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Patients ‘unrealistic’ about online records

13 May 2013

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Patients have unrealistic expectations of what an online medical record will be, doctors fear. 

A report from the Medical Protection Society (MPS) found 87% of doctors think introducing online records will lead to more demanding patients.  

One of the biggest issues highlighted in the report is the disparity between the services that patients expect they will receive through online access to their records and what doctors think is realistic in the immediate term.

Dr Stephanie Bown, director of Policy and Communications at MPS says: “We support online access to medical records as a way of helping patients increase their knowledge and understanding, promote autonomy and enhance the doctor-patient relationship. 

“However, there are risks that need to be addressed and the current rhetoric does not reflect what is practical and realistic.”

Patients can be more involved in their care, and able to identify mistakes, Bown believes. 

The MPS report, which used interviews with GPs and the public showed 25% of patients who already access their records do so to check the accuracy. 

Around 40% of the public who would like to be able to make changes to their medical records would like to do so regardless of whether their GP approves of them or not, whilst only 7.5% of doctors would want patients to make changes, without their approval. 

More than 25% of the public agree that they should be able to request that their entire medical record is deleted. 

Bown said: “There is a common understanding as to what medical records are for and patient and doctors need supporting to develop a collaborative approach to amending medical records to achieve this purpose.” 

Over half (54%) of the public would expect a response to an email for “routine support” within a day, compared to only 14% of doctors. This stark difference suggests that what the public expects is at odds with what the doctor think is realistic.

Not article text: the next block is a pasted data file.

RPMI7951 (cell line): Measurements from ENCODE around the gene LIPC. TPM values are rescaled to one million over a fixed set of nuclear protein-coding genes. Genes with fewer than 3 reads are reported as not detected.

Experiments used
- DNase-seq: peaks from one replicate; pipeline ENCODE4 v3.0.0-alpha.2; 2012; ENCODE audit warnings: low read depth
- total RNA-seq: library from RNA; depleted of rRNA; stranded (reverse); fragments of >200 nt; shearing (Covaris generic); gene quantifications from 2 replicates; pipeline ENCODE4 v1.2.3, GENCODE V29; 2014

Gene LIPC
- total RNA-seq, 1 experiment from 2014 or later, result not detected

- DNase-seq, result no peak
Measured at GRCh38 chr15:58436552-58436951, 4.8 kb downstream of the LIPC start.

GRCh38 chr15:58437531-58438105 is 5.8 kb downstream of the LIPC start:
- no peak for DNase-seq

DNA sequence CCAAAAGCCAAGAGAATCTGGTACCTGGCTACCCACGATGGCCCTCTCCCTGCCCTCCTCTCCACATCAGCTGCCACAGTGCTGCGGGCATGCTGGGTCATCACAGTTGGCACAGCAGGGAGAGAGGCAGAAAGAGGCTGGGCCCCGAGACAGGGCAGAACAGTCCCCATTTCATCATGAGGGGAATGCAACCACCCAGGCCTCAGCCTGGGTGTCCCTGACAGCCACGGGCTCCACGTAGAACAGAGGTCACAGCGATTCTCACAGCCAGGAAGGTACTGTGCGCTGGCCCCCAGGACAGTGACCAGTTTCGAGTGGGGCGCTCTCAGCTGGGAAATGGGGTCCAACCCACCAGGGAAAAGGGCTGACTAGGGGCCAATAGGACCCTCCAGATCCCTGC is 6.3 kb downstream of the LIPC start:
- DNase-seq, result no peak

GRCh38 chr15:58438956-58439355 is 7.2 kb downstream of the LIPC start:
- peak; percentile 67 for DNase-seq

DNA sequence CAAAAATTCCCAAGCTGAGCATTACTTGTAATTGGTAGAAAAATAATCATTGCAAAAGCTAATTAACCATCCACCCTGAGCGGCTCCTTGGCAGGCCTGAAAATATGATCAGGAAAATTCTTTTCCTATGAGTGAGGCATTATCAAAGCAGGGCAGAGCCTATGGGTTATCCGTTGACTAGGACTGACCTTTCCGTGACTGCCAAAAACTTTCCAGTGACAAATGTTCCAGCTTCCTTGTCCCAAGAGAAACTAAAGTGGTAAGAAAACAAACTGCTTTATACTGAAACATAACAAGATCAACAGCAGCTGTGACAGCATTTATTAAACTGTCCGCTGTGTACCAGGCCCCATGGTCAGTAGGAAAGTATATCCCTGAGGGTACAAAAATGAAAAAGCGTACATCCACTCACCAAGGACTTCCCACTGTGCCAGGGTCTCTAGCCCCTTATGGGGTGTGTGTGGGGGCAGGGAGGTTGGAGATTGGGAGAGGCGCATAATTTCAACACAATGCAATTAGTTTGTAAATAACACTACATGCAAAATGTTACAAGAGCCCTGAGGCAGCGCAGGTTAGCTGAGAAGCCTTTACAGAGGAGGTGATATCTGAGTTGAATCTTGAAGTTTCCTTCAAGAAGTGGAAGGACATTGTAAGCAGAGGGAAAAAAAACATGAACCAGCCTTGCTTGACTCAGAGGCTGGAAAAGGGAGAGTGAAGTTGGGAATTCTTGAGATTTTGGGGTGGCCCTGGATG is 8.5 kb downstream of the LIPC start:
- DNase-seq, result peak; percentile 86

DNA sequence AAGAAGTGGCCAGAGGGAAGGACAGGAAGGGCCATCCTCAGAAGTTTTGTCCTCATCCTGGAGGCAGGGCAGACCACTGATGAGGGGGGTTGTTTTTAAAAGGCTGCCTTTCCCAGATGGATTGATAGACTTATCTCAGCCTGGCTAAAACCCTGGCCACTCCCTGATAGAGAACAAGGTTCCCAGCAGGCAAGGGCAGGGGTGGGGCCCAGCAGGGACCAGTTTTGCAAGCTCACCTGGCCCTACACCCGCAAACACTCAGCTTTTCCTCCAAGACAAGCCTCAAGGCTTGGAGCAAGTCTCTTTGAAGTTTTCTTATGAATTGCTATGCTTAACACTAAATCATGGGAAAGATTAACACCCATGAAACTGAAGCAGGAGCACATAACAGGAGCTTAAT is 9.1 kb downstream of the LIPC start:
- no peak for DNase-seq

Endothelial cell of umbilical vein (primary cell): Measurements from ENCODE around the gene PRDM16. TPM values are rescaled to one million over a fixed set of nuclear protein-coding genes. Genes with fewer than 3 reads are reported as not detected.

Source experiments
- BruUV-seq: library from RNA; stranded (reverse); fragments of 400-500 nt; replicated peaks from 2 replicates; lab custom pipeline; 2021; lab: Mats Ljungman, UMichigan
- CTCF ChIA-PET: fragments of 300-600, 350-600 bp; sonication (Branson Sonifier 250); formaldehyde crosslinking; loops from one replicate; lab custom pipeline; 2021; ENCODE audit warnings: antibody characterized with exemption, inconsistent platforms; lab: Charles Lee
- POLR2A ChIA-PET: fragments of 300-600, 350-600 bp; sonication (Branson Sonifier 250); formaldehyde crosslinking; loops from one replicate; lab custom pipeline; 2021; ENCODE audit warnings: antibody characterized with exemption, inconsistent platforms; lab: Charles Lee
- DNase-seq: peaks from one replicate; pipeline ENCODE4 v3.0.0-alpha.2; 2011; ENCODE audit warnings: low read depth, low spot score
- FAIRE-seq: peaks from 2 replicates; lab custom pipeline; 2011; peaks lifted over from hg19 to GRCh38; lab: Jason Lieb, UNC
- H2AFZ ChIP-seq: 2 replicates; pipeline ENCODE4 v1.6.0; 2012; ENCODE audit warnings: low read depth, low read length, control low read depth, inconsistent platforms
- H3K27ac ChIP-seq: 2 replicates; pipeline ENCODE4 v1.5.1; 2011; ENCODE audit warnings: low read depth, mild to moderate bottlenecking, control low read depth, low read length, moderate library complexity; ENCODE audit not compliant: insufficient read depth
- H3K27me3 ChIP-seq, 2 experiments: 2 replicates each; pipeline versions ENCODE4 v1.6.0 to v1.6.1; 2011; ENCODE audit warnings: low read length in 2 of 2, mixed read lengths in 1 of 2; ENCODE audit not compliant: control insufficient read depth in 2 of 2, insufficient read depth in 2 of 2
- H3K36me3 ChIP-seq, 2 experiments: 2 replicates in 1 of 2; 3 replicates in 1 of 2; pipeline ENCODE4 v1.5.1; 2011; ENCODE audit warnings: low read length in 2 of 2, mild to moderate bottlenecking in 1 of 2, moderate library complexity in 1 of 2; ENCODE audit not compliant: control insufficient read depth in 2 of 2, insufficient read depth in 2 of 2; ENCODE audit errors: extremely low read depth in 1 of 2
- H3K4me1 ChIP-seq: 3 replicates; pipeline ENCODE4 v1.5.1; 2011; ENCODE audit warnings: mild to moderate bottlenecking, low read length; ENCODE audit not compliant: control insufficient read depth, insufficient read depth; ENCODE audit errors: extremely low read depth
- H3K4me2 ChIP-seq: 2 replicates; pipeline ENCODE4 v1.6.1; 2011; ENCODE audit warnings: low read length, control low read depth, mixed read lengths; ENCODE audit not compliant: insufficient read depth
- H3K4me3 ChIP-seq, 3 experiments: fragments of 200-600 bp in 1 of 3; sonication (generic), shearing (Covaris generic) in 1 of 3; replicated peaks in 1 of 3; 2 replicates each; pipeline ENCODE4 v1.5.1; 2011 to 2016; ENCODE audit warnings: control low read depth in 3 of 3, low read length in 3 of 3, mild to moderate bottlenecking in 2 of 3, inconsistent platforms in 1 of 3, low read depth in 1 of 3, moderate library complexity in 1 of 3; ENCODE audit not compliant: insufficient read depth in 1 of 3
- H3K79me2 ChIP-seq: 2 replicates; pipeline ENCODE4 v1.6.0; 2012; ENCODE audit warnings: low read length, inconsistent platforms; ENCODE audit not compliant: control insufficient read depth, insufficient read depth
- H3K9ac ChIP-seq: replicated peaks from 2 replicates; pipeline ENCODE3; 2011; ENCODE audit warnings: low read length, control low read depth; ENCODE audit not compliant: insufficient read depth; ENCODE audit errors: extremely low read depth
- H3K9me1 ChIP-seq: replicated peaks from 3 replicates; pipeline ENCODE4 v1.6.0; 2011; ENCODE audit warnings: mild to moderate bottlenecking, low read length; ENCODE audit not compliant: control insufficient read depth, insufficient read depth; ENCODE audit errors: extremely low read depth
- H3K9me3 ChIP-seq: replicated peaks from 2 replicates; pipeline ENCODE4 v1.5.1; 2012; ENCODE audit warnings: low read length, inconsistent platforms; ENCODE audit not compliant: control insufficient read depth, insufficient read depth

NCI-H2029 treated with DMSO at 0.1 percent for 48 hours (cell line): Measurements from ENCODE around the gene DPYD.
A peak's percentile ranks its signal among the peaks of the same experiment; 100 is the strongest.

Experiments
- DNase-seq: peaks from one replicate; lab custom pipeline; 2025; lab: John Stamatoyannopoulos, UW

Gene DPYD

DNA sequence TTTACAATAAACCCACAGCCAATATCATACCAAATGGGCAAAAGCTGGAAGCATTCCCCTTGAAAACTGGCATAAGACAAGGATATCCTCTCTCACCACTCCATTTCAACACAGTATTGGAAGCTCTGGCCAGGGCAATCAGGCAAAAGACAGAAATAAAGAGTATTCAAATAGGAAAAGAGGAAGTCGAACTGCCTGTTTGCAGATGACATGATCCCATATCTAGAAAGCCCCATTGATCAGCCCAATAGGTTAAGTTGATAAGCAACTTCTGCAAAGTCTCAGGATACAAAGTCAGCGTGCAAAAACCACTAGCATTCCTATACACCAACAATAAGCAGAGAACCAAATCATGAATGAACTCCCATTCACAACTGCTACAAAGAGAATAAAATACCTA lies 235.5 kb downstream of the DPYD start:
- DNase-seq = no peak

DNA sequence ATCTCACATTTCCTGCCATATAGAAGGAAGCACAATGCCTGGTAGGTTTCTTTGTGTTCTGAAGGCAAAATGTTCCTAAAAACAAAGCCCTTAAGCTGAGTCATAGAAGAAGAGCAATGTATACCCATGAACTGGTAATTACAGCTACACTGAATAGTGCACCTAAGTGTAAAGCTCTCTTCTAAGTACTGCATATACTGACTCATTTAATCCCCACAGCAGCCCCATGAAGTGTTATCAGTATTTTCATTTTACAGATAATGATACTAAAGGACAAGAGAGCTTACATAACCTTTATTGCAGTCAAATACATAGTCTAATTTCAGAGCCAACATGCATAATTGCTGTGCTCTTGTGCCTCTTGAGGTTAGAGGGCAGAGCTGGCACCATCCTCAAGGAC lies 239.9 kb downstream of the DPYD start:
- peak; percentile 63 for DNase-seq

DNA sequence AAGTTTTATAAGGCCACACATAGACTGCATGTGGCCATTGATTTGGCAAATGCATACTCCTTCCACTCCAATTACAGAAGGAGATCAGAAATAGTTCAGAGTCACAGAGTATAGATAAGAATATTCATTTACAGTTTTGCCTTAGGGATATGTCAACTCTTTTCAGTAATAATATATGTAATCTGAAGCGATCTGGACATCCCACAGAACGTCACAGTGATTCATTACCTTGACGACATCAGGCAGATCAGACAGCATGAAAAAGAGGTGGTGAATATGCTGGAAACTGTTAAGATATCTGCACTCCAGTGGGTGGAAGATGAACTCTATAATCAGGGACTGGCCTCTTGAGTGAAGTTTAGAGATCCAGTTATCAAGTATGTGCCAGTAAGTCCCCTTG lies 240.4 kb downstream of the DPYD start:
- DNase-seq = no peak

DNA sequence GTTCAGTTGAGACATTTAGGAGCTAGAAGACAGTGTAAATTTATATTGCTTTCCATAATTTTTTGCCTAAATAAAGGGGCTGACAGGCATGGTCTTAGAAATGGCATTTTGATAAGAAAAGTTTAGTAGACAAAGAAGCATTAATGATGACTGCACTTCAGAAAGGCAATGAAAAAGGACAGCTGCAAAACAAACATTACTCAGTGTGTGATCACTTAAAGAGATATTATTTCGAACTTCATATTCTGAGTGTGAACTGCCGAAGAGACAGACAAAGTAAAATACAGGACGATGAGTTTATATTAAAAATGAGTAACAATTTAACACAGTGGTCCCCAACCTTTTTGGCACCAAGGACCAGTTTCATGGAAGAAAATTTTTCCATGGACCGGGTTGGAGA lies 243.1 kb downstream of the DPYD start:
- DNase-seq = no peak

MPS claim there may also be issues around: 

  • Security Both doctors and the public are concerned for the security of medical records if they become accessible online. We ask for greater patient awareness about how they can protect their own data.
  • Purpose of record There is a common understanding that the main purpose of medical records is to give the doctor an overview of the patientâ•˙s medical treatments; however, there is a difference in opinion in how they should be written, with 75% of the public agreeing that medical records should be written in simple language. Doctors and patients need to reach an understanding that doctors need to continue to use medical terminology to allow effective communication between doctors, and patients need tools to help them make sense of records.
  • Vulnerable people Around 5.2 million households do not have internet access, which may affect some groups most likely to benefit from online access such as very elderly and chronically sick. Steps need to be taken to ensure that vulnerable individuals and groups have their interests protected and that information available online will always be available in other formats where necessary.
  • Sensitive information There is a case for special restrictions to be placed on parts of a person’s medical record, or on certain categories of information for all patients. For example, particularly sensitive information, such as mental health, sexual health, child protection and counselling, could be restricted by default on an online record.